How can solutions like Project Bo—the solar-powered microgrid we discussed in Episode #85—be extended to help people elsewhere in the developing world who have similar health and medical needs? How the funding can be arranged? How should projects like this be scoped and designed to ensure their long-term viability? What kinds of energy supply and energy consuming devices are best suited to address the needs for remote medical clinics? What kinds of partner organizations can be helpful in implementing these kinds of projects? And what can philanthropic and aid organizations learn from recent experiences to ensure that their support has an enduring impact?

Our guest in this episode not only helped make Project Bo a reality, but she also has a uniquely deep understanding of the intersection of health and energy systems in the developing world. She has worked on energy access in many impoverished countries around the world, and she has a unique perspective on the global state of health and energy, including how and where philanthropic funding for health and energy projects works, and doesn’t work. And you may be surprised to learn which energy solutions she thinks can really make a big difference in women’s health in the developing world today…it’s probably not what you think!

Geek rating: 2

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Guest:

Richenda Van Leuuwen is currently Chair, International Institutions at the non-profit Global LPG Partnership and a member of the World Bank’s Energy Program’s (ESMAP) Technical Advisory Group (TAG). From 2010-2016 she led Energy Access at the UN Foundation and its engagement with the UN Sustainable Energy for All Initiative. Richenda previously worked in private equity and as an impact investor in emerging markets renewable energy. She also served as CEO of the international women’s micro-entrepreneurship NGO, Trickle Up for nearly five years. She is a board director of SELCO India and Energy 4 Impact and a founding U.S. Women’s “Clean Energy Ambassador” (C3E initiative).

On Twitter: @vanleeuwenr

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[Episode #88] – Energy Trade in Transition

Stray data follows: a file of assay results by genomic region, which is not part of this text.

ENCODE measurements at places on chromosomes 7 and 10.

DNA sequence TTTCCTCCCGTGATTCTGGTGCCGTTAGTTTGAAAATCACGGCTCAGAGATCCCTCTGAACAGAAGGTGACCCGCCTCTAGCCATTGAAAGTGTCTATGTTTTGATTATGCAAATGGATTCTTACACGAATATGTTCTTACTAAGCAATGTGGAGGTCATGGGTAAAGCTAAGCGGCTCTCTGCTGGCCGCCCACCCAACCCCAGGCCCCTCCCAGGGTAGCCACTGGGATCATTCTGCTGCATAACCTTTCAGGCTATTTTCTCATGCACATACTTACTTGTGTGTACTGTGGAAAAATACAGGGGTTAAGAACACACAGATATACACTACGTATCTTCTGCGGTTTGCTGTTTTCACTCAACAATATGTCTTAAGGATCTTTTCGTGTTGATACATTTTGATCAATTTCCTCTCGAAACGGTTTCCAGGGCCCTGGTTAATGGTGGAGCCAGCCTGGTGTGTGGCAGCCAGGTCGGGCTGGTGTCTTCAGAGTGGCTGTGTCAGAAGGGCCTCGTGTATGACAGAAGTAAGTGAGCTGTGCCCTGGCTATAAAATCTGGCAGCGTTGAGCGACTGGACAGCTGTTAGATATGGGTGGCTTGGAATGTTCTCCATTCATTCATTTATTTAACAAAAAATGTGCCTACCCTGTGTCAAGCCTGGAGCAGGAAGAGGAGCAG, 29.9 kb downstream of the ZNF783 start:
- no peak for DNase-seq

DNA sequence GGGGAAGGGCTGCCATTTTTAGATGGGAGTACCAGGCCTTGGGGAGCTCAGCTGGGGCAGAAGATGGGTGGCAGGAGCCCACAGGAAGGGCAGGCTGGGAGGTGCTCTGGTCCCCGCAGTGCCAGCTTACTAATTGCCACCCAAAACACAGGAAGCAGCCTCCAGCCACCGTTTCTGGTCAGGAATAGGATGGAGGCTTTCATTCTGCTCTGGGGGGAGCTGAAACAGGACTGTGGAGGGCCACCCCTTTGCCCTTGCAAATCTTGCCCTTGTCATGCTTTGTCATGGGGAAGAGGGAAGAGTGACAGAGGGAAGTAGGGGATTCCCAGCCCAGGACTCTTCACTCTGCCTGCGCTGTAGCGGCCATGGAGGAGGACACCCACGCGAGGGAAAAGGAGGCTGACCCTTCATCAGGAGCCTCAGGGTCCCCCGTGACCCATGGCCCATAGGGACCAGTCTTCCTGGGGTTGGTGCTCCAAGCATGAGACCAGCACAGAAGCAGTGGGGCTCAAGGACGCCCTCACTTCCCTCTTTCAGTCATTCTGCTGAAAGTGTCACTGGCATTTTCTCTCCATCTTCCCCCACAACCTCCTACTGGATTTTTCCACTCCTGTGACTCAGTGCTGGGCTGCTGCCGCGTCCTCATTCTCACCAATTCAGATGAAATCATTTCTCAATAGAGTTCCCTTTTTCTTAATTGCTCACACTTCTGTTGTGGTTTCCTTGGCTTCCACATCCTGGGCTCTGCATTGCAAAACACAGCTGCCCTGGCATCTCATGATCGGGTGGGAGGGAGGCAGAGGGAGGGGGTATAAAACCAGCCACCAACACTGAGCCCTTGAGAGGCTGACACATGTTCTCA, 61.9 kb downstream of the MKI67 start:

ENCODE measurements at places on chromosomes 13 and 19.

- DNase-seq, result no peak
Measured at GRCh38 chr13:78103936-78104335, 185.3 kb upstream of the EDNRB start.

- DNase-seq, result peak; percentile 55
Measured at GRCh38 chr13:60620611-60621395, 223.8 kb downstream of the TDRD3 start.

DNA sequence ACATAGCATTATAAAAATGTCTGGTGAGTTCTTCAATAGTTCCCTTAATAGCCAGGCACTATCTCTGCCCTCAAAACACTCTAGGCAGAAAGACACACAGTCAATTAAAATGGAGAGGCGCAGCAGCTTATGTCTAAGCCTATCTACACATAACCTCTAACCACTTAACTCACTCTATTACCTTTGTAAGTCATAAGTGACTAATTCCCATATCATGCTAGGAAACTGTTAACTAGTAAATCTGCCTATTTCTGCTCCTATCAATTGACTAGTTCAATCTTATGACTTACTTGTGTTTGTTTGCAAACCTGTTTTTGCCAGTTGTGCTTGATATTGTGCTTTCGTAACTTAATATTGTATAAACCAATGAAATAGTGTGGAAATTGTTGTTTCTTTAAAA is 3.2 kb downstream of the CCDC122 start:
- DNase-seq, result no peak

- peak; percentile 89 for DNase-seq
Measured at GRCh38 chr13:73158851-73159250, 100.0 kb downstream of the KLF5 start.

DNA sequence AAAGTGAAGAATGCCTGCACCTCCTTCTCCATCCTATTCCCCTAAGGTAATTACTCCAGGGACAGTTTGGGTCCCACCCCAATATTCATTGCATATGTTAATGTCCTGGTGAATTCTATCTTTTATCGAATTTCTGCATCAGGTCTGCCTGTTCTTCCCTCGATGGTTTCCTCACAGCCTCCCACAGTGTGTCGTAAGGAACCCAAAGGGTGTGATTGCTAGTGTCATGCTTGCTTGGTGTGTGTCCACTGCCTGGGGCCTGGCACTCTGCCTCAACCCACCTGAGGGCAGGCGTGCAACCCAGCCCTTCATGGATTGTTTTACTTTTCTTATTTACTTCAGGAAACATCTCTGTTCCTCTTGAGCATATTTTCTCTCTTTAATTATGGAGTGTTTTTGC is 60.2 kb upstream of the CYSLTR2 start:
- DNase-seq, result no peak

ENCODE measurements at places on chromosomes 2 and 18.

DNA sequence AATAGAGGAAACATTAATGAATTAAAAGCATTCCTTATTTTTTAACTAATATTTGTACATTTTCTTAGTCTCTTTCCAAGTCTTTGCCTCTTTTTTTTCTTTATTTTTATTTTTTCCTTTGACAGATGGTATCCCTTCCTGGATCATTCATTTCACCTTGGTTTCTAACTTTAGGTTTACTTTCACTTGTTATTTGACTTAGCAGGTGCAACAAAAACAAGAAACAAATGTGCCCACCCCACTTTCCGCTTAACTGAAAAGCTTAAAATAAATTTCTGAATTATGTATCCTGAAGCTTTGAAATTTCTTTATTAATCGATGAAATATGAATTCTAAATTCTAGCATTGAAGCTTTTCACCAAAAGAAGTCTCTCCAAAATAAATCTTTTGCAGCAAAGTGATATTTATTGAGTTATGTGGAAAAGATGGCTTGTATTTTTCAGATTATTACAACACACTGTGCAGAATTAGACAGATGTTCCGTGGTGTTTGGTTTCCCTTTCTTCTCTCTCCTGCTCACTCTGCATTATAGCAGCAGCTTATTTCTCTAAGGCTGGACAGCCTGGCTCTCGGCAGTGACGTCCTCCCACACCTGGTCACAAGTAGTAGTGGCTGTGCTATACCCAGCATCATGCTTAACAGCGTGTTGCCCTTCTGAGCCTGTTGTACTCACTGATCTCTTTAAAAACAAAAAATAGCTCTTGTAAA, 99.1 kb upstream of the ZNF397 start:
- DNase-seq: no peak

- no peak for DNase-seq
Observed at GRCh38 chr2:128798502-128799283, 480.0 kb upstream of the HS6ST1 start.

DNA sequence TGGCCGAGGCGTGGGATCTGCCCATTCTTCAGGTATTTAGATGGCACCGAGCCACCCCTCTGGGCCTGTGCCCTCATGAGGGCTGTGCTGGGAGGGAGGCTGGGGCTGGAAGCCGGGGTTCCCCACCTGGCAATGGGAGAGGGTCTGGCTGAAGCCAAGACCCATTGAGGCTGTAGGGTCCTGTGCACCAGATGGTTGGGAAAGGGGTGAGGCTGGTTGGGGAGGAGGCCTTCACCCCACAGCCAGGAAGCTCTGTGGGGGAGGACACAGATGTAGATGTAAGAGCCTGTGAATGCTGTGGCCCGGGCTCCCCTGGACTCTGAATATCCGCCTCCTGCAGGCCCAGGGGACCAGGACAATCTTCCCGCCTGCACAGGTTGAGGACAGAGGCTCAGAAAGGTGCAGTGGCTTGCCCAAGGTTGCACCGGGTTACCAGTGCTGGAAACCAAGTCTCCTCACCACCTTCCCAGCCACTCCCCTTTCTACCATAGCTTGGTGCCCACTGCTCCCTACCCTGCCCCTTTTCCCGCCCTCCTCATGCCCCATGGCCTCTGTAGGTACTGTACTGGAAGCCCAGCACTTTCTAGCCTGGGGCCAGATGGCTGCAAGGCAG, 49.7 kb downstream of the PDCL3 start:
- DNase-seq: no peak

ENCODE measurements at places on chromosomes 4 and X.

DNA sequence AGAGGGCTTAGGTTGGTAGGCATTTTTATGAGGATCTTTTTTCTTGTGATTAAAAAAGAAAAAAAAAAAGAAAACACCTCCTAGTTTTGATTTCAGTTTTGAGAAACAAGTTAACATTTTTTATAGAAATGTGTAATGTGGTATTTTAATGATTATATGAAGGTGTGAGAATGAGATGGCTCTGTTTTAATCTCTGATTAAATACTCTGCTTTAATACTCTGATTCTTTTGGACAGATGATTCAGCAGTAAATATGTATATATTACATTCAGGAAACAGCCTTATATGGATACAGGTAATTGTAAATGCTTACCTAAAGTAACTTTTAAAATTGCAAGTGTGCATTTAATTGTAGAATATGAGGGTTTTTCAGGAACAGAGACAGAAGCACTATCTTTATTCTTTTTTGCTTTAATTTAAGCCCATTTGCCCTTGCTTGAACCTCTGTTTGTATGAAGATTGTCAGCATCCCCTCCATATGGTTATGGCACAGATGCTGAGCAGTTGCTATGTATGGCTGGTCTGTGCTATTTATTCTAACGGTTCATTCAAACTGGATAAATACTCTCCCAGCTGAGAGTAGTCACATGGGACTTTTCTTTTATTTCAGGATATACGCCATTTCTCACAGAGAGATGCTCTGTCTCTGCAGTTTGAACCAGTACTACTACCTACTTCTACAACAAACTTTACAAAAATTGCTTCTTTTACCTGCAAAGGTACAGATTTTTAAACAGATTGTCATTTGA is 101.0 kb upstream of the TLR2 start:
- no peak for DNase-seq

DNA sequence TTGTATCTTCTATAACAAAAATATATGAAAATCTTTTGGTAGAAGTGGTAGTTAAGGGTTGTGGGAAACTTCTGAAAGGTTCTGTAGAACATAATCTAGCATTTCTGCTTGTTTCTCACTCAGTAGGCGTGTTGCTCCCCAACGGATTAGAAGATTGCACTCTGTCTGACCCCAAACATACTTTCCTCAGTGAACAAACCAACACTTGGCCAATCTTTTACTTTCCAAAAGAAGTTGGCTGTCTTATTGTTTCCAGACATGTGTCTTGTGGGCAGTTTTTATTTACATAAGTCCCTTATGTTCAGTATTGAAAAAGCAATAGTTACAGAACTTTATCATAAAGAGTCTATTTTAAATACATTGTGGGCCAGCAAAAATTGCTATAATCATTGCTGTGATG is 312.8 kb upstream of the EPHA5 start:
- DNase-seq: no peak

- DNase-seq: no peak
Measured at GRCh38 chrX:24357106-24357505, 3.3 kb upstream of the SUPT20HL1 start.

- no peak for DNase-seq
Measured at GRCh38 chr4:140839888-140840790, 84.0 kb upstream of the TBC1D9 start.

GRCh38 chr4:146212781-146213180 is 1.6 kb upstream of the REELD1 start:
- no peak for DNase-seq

The global energy trade is enormously complex, and its geopolitical implications are vast, but they are only made more complex by energy transition. If the US exports gas to Europe and Asia, might you expect it to largely displace coal in their power plants? Think again! What will be the geopolitical ramifications on our relationship with Russia, as we send more of our gas to China and India? And as the US weans itself off of coal, and seeks to export more coal abroad, will it be stymied by energy transition in foreign countries, as well as political impediments at home?

And what of US “energy independence?” Does it mean that the US is actually self-sufficient in energy, or even just in fossil fuels, in the sense that we may not need imports anymore? And what is the value of it anyway, especially if it also means increased dependence on export markets abroad?

Tune in as we explore some of the fascinating questions about the implications of energy transition on energy trade in this interview, and be prepared to be surprised by some of our guest’s answers!

Geek rating: 8

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Guest:

Alex Gilbert is cofounder of SparkLibrary, an energy research and data firm based in Washington, D.C. His expertise lies in cross- and inter-disciplinary analysis of energy markets and regulations, with specialties in electricity, natural gas, and nuclear power. Previously, Alex analyzed US energy markets for private sector clients at Haynes and Boone, LLP. Gilbert has a Masters of Energy Regulation and Law from Vermont Law School and actively publishes in energy policy journals.

On Twitter: @gilbeaq

On the Web:  https://www.sparklibrary.com